Gift-giving usually has positive connotations as an expression of love, respect, friendship, gratitude, or celebration. However, when the recipient is a public official, there is always the concern that the “gift” is nothing but a thinly-veiled bribe. For this reason, countries around the world have placed restrictions on the character and value of gifts that public officials are allowed to accept. But in societies where giving gifts – including, perhaps especially, to powerful or influential figures – is an important part of the culture, treating all (sufficiently large) gifts as unlawful bribes is more than usually challenging. Indeed, a recurring question for anticorruption reformers is whether or how anti-bribery law should make allowances for local cultural norms and practices, especially those related to gift-giving. This question – often framed as one of “cultural relativism” – frequently comes up in the context of developing countries (such as Indonesia or various Pacific islands), though it is not exclusive to such countries (see, for example, discussion of this same issue in South Korea).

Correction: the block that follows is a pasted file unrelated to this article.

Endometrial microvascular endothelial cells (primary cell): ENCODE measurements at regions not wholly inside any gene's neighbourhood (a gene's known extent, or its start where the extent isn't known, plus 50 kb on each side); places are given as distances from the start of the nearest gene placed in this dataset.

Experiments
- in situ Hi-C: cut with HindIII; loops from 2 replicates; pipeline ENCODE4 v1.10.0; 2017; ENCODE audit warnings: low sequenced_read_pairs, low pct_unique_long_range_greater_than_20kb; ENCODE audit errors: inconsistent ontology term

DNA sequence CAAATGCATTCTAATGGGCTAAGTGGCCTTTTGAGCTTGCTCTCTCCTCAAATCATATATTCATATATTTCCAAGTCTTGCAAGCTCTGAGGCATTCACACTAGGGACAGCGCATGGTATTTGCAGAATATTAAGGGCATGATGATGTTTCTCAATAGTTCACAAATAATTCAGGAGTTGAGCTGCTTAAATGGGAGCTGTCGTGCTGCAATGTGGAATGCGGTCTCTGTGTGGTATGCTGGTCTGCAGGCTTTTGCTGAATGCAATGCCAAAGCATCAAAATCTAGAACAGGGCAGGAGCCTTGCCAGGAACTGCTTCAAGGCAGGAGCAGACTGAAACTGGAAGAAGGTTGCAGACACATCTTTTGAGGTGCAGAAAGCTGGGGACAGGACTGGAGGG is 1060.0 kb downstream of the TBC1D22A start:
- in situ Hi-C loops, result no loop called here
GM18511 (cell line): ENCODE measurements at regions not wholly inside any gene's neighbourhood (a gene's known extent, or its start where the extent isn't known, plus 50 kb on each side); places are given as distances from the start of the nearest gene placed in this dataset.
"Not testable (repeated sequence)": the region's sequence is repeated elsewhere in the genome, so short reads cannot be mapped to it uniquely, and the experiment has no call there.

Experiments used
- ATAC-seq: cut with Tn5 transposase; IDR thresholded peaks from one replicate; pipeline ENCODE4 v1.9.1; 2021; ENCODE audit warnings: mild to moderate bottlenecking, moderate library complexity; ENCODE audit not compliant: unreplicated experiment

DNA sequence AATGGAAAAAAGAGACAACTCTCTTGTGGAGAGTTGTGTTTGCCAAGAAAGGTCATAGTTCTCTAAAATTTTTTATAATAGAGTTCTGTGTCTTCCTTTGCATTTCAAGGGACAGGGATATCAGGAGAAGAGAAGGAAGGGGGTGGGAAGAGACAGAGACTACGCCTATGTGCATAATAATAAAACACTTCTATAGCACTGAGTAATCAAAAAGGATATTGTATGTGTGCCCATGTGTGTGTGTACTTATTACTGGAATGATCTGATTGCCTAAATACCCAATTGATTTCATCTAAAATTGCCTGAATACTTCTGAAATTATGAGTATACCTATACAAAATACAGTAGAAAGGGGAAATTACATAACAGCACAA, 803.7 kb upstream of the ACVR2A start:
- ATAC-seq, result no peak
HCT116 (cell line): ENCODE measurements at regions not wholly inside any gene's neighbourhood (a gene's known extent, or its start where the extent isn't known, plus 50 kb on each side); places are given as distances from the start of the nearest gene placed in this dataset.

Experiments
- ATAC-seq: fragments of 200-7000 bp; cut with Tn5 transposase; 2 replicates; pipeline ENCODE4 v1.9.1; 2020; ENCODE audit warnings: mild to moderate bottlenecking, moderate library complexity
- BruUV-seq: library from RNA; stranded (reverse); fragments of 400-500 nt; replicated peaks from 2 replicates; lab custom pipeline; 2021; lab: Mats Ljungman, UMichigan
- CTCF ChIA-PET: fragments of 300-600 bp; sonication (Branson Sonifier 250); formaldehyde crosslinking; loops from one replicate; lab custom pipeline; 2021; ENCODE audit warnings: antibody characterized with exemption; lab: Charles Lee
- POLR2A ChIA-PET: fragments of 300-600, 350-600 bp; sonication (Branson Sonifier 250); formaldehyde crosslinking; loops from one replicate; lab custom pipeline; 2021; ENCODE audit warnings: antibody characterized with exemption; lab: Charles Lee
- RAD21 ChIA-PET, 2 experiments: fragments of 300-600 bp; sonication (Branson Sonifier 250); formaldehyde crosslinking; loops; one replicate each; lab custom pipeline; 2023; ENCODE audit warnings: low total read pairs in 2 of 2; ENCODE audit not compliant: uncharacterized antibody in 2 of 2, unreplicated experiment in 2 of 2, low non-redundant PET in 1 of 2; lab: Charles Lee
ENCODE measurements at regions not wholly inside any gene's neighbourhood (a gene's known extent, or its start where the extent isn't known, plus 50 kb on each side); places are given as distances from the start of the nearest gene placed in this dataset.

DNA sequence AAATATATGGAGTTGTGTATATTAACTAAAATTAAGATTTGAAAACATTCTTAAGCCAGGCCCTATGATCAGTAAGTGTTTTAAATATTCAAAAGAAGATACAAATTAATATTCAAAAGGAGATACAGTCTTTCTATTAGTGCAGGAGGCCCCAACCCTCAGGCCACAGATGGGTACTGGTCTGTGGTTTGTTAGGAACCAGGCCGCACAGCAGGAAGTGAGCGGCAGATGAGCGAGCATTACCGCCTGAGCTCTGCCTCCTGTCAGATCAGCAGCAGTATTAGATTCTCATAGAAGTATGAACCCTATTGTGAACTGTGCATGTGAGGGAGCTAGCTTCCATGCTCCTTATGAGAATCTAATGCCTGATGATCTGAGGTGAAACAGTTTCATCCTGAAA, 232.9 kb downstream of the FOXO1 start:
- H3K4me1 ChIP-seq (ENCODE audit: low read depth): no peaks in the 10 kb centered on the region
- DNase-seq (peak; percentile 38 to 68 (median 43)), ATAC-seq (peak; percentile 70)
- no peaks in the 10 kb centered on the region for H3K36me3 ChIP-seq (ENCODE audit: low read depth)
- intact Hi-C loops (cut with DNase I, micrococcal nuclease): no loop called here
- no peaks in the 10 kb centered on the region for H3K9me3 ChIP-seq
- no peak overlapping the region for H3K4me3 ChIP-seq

One country that has recently faced the challenge of regulating cultural gift-giving to and by public officials is the Solomon Islands – a small state in the Pacific Ocean consisting of over nine hundred islands, a population of about 600,000, and a rich and fascinating history. For years, the Solomon Islands has been dealing with pervasive corruption at all levels of government, most notably in natural resources management, which has had disastrous ramifications for the country’s economic development (see here, here, and here). Like other Pacific islands, the Solomon Islands is home to a practice of traditional gift-giving to and by public officials, which in many other jurisdictions could be viewed as legally problematic. According to a local custom (as explained in an official government document), public officials, as members of their community, are “expected to contribute to community events such as weddings, funerals, feasts or church gatherings” and are “obligated to reciprocate with gifts if and when they visit communities and are presented with gifts.”